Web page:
Whether you like it or not, gamification is hot, hot, hot. And CIOs and other IT types who aren't paying attention (or are busy pooh-poohing this trend) will be missing the boat, says Gartner.
Today, the tech research firm released a report that says over half of companies that want to drive innovation will be gamified by 2015 -- and that in three years, gamified services for consumer goods marketing/customer retention will become as important as Facebook, Amazon or eBay.
"Gamification describes the broad trend of employing game mechanics to non-game environments such as innovation, marketing, training, employee performance, health and social change," says Gartner analyst Brian Burke. "Enterprise architects, CIOs and IT planners must be aware of, and lead, the business trend of gamification, educate their business counterparts and collaborate in the evaluation of opportunities within the organization."
An example cited in the report includes the UK Department for Work and Pensions, which created a Idea Street -- a social collaboration platform with points, leaderboards and buzz index -- which helped generate 1,400 ideas from its staff of 120K people -- 63 of which are in various stages of implementation.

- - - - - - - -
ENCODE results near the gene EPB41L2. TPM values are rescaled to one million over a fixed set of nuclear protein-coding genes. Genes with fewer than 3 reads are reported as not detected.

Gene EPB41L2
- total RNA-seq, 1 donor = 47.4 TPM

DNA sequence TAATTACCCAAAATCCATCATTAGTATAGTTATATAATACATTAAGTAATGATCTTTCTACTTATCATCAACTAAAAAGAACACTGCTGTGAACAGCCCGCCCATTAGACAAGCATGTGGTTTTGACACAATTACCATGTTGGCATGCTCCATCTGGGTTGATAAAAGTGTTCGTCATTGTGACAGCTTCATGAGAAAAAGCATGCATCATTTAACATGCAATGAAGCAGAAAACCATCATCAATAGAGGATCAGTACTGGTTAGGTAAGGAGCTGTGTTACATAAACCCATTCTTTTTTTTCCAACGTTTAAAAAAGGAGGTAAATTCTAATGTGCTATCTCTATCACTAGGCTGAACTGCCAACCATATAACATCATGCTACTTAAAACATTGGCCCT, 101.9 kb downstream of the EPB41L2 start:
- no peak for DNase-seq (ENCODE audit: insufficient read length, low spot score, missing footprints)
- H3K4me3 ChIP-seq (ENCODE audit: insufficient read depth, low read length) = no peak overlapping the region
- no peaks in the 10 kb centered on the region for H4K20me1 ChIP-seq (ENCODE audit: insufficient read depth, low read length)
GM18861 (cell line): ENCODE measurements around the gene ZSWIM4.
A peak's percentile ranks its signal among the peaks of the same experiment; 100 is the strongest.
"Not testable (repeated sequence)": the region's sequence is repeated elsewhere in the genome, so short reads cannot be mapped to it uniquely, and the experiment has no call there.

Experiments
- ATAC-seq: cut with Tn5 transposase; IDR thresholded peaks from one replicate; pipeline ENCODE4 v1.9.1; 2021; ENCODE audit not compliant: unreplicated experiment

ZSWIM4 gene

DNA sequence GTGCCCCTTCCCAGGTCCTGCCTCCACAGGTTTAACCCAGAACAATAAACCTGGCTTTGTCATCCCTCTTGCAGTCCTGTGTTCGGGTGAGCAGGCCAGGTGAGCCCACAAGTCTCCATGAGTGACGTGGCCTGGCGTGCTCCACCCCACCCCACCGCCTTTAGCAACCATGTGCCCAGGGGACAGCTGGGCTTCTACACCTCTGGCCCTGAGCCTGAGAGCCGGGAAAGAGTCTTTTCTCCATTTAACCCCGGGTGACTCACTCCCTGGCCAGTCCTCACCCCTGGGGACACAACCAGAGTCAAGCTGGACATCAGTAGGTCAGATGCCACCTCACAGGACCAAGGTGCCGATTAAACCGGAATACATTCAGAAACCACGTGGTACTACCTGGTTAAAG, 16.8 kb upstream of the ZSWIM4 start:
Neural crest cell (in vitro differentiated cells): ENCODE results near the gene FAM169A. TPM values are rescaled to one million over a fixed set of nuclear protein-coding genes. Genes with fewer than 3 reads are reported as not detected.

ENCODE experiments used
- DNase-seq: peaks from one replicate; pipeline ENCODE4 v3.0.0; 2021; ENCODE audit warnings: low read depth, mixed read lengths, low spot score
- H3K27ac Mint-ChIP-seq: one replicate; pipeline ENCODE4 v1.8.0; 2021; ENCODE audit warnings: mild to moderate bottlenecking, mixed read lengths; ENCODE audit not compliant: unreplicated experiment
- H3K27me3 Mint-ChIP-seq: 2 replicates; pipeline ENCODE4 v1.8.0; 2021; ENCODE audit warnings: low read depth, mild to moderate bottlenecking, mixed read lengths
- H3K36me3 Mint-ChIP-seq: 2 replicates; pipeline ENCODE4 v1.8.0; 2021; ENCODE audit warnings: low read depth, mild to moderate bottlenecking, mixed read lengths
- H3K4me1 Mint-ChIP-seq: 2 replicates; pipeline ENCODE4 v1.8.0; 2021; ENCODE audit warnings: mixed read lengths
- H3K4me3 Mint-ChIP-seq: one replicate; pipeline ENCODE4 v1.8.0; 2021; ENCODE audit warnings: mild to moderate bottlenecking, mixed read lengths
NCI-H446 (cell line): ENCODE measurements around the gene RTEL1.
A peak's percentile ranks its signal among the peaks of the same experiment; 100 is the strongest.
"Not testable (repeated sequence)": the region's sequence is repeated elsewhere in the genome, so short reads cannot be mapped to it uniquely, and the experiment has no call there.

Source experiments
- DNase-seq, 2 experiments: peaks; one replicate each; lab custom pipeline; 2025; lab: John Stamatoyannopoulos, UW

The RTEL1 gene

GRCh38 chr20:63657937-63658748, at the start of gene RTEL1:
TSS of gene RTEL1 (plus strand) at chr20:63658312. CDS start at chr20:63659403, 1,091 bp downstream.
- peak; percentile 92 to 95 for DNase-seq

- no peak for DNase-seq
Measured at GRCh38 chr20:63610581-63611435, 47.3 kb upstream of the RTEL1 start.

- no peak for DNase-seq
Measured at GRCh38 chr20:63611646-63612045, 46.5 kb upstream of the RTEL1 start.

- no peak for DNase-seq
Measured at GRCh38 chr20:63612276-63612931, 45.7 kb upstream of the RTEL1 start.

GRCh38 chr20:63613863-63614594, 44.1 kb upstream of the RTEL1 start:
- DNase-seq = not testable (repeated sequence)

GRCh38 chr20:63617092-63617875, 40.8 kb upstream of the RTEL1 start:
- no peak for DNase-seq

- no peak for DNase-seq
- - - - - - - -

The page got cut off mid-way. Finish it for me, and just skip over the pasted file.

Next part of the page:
Gartner went a step further and laid out four ways of driving engagement through gamification:
"1. Accelerated feedback cycles. In the real world, feedback loops are slow (e.g., annual performance appraisals) with long periods between milestones. Gamification increases the velocity of feedback loops to maintain engagement.
2. Clear goals and rules of play. In the real world, where goals are fuzzy and rules selectively applied, gamification provides clear goals and well-defined rules of play to ensure players feel empowered to achieve goals.
3. A compelling narrative. While real-world activities are rarely compelling, gamification builds a narrative that engages players to participate and achieve the goals of the activity.
4. Tasks that are challenging but achievable. While there is no shortage of challenges in the real world, they tend to be large and long-term. Gamification provides many short-term, achievable goals to maintain engagement."
"Enterprise architects must be ready to contribute to gamification strategy formulation and should try at least one gaming exercise as part of their enterprise context planning efforts this year," says Burke.
This whole ‘gamification is a big deal’ message will be explored further at the Gartner Enterprise Architecture Summit 2011, May 9-10 in London and June 22-23 in San Diego, CA. For a more hands-on experience, you can also attend one of Gabe Zichermann's recently announced Gamification mini-summits which will take place in several cities starting in May.